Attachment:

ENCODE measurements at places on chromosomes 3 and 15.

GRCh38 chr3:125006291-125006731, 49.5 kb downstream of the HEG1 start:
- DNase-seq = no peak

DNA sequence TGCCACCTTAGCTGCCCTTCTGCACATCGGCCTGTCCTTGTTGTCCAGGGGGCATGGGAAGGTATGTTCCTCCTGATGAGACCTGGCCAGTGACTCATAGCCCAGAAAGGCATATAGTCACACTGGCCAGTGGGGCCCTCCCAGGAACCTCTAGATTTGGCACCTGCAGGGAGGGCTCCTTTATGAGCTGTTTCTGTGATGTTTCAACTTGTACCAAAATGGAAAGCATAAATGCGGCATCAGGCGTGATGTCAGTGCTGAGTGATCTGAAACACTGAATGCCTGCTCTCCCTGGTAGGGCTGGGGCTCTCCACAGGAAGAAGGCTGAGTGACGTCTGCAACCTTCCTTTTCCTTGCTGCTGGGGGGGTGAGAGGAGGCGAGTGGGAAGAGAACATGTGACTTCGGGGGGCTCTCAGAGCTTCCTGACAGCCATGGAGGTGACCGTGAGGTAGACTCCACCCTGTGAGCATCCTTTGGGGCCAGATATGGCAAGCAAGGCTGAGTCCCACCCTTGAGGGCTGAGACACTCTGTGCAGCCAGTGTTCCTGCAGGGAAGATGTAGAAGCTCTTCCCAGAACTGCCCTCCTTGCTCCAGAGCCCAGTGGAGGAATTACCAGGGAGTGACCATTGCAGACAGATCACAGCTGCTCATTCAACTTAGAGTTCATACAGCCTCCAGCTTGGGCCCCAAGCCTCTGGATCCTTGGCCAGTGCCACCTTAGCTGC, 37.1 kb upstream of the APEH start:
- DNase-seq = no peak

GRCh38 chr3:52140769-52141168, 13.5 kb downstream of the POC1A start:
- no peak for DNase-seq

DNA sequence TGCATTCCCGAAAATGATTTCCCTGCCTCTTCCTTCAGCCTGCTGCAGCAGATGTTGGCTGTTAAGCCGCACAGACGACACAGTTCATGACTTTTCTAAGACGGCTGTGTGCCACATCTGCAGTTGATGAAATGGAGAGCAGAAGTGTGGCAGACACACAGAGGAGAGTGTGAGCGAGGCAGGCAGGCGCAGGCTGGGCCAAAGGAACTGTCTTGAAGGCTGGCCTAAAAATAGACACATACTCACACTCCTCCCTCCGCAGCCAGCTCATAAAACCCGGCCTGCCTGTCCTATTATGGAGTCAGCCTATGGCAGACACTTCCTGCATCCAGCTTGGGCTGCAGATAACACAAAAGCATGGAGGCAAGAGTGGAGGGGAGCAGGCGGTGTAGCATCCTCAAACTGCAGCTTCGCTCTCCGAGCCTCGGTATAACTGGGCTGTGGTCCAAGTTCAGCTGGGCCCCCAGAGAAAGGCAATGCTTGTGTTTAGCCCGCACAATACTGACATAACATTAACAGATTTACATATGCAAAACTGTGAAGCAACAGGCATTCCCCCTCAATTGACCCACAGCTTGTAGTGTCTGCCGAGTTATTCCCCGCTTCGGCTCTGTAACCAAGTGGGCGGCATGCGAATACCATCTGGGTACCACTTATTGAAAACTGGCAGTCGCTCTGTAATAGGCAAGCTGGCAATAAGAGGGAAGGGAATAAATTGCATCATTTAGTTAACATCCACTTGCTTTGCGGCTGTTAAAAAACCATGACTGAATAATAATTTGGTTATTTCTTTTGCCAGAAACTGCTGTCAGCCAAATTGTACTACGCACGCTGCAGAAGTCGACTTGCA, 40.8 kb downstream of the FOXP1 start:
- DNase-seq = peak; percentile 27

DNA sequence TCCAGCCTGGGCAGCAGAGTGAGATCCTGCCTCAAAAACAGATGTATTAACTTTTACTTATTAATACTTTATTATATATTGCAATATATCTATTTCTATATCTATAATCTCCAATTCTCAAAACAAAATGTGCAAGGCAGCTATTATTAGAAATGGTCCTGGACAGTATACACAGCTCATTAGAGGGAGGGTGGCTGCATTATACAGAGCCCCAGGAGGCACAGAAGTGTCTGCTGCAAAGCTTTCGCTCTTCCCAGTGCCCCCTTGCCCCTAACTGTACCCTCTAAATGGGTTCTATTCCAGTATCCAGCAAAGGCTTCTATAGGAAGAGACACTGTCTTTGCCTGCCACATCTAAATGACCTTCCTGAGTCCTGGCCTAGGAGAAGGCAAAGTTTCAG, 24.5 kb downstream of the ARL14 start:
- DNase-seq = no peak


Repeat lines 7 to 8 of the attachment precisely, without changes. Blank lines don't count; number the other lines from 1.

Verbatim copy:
- no peak for DNase-seq

DNA sequence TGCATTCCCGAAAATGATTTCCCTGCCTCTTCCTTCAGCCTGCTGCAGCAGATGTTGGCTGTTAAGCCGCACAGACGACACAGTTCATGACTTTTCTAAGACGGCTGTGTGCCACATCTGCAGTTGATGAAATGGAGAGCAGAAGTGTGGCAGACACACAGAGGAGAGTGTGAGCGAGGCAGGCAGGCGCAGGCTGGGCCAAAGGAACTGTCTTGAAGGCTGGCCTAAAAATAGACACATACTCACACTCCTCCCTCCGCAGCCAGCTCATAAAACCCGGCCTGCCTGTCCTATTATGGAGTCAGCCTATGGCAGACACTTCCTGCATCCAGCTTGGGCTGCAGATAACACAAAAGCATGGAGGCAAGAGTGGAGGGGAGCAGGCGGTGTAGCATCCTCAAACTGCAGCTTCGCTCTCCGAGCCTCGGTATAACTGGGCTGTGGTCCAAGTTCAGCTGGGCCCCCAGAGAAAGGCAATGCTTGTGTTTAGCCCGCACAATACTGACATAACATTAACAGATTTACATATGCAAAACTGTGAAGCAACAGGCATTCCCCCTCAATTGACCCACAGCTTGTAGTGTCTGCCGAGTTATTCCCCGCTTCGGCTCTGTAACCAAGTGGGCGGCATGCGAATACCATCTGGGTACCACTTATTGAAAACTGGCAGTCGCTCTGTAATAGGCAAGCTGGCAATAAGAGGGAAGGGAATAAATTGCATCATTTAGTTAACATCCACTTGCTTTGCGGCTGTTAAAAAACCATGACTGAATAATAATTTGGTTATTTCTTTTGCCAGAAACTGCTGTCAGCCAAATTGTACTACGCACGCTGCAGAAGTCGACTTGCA, 40.8 kb downstream of the FOXP1 start: